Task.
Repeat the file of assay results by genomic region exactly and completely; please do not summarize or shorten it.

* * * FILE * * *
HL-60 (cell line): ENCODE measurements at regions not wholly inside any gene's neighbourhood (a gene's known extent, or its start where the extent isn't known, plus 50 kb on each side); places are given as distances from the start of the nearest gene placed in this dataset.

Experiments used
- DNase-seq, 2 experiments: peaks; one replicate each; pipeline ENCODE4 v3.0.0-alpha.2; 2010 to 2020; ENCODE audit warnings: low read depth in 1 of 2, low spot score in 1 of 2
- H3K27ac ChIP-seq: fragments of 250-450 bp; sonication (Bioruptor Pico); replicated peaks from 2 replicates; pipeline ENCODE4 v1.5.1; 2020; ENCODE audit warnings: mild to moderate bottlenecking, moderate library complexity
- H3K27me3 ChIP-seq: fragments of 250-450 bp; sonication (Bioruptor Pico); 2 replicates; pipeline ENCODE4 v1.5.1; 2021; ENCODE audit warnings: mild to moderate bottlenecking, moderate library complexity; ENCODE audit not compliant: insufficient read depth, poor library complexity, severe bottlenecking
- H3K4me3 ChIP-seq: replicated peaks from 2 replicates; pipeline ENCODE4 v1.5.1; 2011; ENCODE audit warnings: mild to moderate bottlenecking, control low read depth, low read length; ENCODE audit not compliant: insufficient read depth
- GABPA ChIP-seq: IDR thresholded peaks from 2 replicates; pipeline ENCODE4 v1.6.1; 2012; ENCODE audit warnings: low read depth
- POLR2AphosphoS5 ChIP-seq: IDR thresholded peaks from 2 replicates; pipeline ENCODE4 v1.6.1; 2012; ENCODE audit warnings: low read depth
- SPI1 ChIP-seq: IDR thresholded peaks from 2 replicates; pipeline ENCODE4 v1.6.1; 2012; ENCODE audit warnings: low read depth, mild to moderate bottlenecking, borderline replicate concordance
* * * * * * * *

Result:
HL-60 (cell line): ENCODE measurements at regions not wholly inside any gene's neighbourhood (a gene's known extent, or its start where the extent isn't known, plus 50 kb on each side); places are given as distances from the start of the nearest gene placed in this dataset.

Experiments used
- DNase-seq, 2 experiments: peaks; one replicate each; pipeline ENCODE4 v3.0.0-alpha.2; 2010 to 2020; ENCODE audit warnings: low read depth in 1 of 2, low spot score in 1 of 2
- H3K27ac ChIP-seq: fragments of 250-450 bp; sonication (Bioruptor Pico); replicated peaks from 2 replicates; pipeline ENCODE4 v1.5.1; 2020; ENCODE audit warnings: mild to moderate bottlenecking, moderate library complexity
- H3K27me3 ChIP-seq: fragments of 250-450 bp; sonication (Bioruptor Pico); 2 replicates; pipeline ENCODE4 v1.5.1; 2021; ENCODE audit warnings: mild to moderate bottlenecking, moderate library complexity; ENCODE audit not compliant: insufficient read depth, poor library complexity, severe bottlenecking
- H3K4me3 ChIP-seq: replicated peaks from 2 replicates; pipeline ENCODE4 v1.5.1; 2011; ENCODE audit warnings: mild to moderate bottlenecking, control low read depth, low read length; ENCODE audit not compliant: insufficient read depth
- GABPA ChIP-seq: IDR thresholded peaks from 2 replicates; pipeline ENCODE4 v1.6.1; 2012; ENCODE audit warnings: low read depth
- POLR2AphosphoS5 ChIP-seq: IDR thresholded peaks from 2 replicates; pipeline ENCODE4 v1.6.1; 2012; ENCODE audit warnings: low read depth
- SPI1 ChIP-seq: IDR thresholded peaks from 2 replicates; pipeline ENCODE4 v1.6.1; 2012; ENCODE audit warnings: low read depth, mild to moderate bottlenecking, borderline replicate concordance